Keep reading... Show less

Aaron Sorkin's real-life twister about Molly Bloom, an Olympic skier turned high-stakes poker wrangler, is scorchingly fun but never takes its heroine as seriously as the men.

Chances are, we will never see a heartwarming Aaron Sorkin movie about somebody with a learning disability or severe handicap they had to overcome. This is for the best. The most caffeinated major American screenwriter, Sorkin only seems to find his voice when inhabiting a frantically energetic persona whose thoughts outrun their ability to verbalize and emote them. The start of his latest movie, Molly's Game, is so resolutely Sorkin-esque that it's almost a self-parody. Only this time, like most of his better work, it's based on a true story.

Keep reading... Show less

There's something characteristically English about the Royal Society, whereby strangers gather under the aegis of some shared interest to read, study, and form friendships and in which they are implicitly agreed to exist insulated and apart from political differences.

There is an amusing detail in The Curious World of Samuel Pepys and John Evelyn that is emblematic of the kind of intellectual passions that animated the educated elite of late 17th-century England. We learn that Henry Oldenburg, the first secretary of the Royal Society, had for many years carried on a bitter dispute with Robert Hooke, one of the great polymaths of the era whose name still appears to students of physics and biology. Was the root of their quarrel a personality clash, was it over money or property, over love, ego, values? Something simple and recognizable? The precise source of their conflict was none of the above exactly but is nevertheless revealing of a specific early modern English context: They were in dispute, Margaret Willes writes, "over the development of the balance-spring regulator watch mechanism."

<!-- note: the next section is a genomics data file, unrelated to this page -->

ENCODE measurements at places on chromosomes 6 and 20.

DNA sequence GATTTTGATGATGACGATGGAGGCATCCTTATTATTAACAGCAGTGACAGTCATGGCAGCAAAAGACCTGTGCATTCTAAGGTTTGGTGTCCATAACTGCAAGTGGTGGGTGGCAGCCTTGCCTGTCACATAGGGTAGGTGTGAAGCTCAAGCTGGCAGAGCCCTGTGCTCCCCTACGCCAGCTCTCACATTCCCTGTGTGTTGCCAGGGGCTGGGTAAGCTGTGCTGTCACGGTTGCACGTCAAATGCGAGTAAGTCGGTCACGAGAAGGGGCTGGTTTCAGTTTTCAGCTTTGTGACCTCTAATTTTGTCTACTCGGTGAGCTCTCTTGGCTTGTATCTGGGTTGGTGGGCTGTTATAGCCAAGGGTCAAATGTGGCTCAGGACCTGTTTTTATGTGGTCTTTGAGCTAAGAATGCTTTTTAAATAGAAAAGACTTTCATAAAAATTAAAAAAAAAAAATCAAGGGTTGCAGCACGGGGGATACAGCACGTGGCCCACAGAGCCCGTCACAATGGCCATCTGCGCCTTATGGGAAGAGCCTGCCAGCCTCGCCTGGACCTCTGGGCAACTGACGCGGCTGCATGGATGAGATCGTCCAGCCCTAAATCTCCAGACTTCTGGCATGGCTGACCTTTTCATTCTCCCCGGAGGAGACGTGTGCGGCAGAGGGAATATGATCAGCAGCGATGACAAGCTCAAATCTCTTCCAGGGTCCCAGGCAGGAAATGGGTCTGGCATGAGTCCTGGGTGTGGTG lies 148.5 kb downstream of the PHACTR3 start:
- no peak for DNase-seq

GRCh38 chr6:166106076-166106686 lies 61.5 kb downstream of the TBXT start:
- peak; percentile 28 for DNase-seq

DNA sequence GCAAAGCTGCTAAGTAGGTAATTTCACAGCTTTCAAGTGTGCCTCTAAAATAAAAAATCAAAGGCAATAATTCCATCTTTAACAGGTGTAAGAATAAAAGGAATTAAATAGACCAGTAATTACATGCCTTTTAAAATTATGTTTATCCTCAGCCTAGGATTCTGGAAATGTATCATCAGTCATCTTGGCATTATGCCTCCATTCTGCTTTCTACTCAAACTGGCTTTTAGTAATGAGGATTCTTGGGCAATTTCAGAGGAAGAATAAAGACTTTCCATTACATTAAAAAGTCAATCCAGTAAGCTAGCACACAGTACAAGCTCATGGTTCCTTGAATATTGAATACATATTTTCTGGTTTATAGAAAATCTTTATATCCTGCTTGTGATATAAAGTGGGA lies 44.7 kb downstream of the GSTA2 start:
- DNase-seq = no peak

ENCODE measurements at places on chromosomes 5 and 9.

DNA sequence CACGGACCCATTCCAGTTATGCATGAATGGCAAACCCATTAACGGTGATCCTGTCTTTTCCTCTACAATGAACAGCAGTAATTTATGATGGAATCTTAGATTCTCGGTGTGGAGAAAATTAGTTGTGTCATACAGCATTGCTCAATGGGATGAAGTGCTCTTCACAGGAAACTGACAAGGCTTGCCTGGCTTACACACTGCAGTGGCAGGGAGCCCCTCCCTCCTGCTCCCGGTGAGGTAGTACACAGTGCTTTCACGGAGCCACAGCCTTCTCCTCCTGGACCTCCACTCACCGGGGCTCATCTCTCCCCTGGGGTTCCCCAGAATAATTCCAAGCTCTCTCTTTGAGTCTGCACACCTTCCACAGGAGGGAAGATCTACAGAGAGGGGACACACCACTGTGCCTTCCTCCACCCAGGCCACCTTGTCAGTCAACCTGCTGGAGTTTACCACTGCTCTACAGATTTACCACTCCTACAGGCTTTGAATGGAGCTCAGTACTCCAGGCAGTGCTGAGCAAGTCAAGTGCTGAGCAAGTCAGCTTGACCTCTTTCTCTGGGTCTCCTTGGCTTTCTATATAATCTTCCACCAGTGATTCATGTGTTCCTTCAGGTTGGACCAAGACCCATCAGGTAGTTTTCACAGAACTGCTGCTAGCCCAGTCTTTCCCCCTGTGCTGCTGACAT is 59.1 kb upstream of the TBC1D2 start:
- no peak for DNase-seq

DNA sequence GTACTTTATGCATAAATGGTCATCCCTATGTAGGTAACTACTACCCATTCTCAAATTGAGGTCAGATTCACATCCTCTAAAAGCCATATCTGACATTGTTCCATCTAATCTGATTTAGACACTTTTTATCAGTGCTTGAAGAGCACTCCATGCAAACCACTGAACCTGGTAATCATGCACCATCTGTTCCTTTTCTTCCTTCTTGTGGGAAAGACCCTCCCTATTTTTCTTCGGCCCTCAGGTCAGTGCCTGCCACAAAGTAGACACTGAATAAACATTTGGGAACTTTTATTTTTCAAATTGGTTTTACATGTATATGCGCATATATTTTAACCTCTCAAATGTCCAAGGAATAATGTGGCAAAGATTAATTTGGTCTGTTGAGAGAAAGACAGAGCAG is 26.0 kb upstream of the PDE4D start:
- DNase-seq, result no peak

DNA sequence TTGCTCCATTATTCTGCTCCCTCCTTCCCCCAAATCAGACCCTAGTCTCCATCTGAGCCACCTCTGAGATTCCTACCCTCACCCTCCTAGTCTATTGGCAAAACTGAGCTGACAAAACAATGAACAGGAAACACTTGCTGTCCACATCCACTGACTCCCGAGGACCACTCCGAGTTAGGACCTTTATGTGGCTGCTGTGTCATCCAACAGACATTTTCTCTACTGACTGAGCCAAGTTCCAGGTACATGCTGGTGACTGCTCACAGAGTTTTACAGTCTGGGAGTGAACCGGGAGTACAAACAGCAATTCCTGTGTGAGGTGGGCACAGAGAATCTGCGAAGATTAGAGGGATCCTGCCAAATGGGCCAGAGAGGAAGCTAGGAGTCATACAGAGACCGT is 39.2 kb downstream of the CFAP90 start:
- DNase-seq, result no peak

Keep reading... Show less
Pop Ten
Mixed Media
PM Picks

© 1999-2017 All rights reserved.
Popmatters is wholly independently owned and operated.